TRIED & TESTED / The leaner machines: All manner of devices promise fitness to those who exercise assiduously at home. Our panel put seven of them through their paces

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THE latest thing to be talked about in the world of physical training is the virtual reality exercise machine. It gives people the illusion, for a price, that they're out running in the park with their personal trainer or cycling with a pacemaker - but without ever having to venture outdoors. An absurdity, perhaps, but machines for those who want the convenience of being able to exercise in their own home whenever they fancy, and whatever the weather, are becoming more sophisticated.

To try out the equipment, we went to the fitness floor at Lillywhite's - a sports store in central London. Which machine you choose depends on what type of fitness you want to build up. Is the main priority aerobic exercise (to raise the pulse rate and keep the heart healthy), or toning and trimming muscles to get into better shape?

Many machines try to keep up the user's motivation with display screens showing how many calories they are burning up, or how many miles they have covered. More expensive models than the ones we tested - though most in our survey were far from cheap - have built-in computers. These can be programmed with factors such as age, weight and activity level and will change the resistance level at intervals sothat at times you have the impression of, for example, riding on your bike up and down a hill. On a more mundane level, make sure before buying that there is room at home to keep these large-scale pieces of gadgetry.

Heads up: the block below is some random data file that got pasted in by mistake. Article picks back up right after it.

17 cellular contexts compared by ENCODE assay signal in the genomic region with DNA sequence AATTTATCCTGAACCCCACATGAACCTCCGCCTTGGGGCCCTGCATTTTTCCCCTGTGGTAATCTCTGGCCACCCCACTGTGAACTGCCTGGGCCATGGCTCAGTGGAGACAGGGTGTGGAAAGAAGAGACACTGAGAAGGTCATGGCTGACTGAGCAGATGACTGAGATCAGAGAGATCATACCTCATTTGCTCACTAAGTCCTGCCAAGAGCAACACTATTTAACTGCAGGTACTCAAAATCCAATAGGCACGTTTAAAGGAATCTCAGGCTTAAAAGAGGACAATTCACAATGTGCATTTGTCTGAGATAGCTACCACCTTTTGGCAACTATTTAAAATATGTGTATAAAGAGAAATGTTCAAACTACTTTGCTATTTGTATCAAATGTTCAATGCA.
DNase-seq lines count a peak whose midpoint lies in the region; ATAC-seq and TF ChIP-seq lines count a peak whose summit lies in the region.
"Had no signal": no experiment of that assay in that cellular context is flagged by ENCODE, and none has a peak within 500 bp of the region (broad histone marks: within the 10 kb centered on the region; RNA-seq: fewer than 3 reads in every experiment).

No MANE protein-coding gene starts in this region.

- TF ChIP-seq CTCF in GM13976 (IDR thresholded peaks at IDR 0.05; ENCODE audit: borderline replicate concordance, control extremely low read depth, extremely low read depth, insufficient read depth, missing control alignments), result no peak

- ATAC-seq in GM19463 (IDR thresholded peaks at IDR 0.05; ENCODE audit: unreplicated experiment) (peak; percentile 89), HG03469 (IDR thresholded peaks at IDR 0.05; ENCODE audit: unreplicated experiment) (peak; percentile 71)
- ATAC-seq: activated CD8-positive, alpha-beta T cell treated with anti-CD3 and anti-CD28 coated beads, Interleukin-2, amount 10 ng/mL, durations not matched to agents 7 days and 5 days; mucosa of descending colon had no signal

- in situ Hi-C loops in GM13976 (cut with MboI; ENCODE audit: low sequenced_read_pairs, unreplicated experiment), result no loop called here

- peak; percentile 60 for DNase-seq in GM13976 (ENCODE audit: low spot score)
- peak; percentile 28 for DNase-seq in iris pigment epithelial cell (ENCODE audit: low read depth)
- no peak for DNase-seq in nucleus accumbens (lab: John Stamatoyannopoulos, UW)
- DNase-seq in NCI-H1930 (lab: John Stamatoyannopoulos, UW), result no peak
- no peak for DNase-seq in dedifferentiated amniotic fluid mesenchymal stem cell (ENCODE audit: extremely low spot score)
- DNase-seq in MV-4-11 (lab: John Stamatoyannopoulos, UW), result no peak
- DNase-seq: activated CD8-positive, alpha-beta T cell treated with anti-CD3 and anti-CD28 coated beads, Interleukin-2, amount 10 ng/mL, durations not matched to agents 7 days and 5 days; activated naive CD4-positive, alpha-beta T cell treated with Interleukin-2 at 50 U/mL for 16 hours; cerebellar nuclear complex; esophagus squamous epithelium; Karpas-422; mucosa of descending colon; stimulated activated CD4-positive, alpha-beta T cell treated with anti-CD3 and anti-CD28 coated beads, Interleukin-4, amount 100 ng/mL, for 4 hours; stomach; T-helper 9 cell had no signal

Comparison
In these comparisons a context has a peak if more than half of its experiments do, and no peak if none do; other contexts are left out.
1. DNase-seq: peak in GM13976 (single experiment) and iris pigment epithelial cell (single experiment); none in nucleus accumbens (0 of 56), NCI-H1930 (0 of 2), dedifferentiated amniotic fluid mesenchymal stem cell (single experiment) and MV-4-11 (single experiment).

Anne O'Dowd, fitness consultant with the National Register of Personal Trainers in London; Michael Dalton, singer in The Rocky Horror Show (and a client of Anne O'Dowd); Ian Mahoney, director of Cannons Sports Clubs, also in London.


The panel gave the machines marks for how durable they were; how well they could keep up people's interest; how effective they were at raising aerobic fitness and at toning muscles; value for money; and safety. Ultimately, they were considering which they would buy for their own use if they could have just one.


pounds 699

The machine works the upper body as well as the legs, and is one of the most effective for aerobic exercise as well as muscle toning. It could take a bit of time to get used to the cross-country skiing action, which needs balance and co-ordination. 'Great exercise for cardiovascular development and will also help to tone legs and arms,' said Ian Mahoney. Anne O'Dowd commented: 'Not for the beginner; more suitable for intermediate or advanced levels.' The machine is almost 6ft long and 6ft high, though not as wide as some other types of machine. The gradient at which you 'ski' can be made steeper and the resistance level higher.


pounds 799

This, like the ski machine above, got top marks for both aerobic exercise and muscle toning and was our overall winner. 'Good cardiovascular exercise and also excellent for toning the legs, back, arms and shoulders,' said Anne O'Dowd. A display screen provides information such as how many strokes the rower is doing per minute, and emits a rhythmic bleep, like an electronic cox. Ian Mahoney liked this: 'Plenty of information on display to maintain interest. Smooth rowing action similar to the real thing. The seat is hard, which may put people off long periods of exercise.' Although the equipment is about 6 1/2 ft long, it folds up neatly.


pounds 399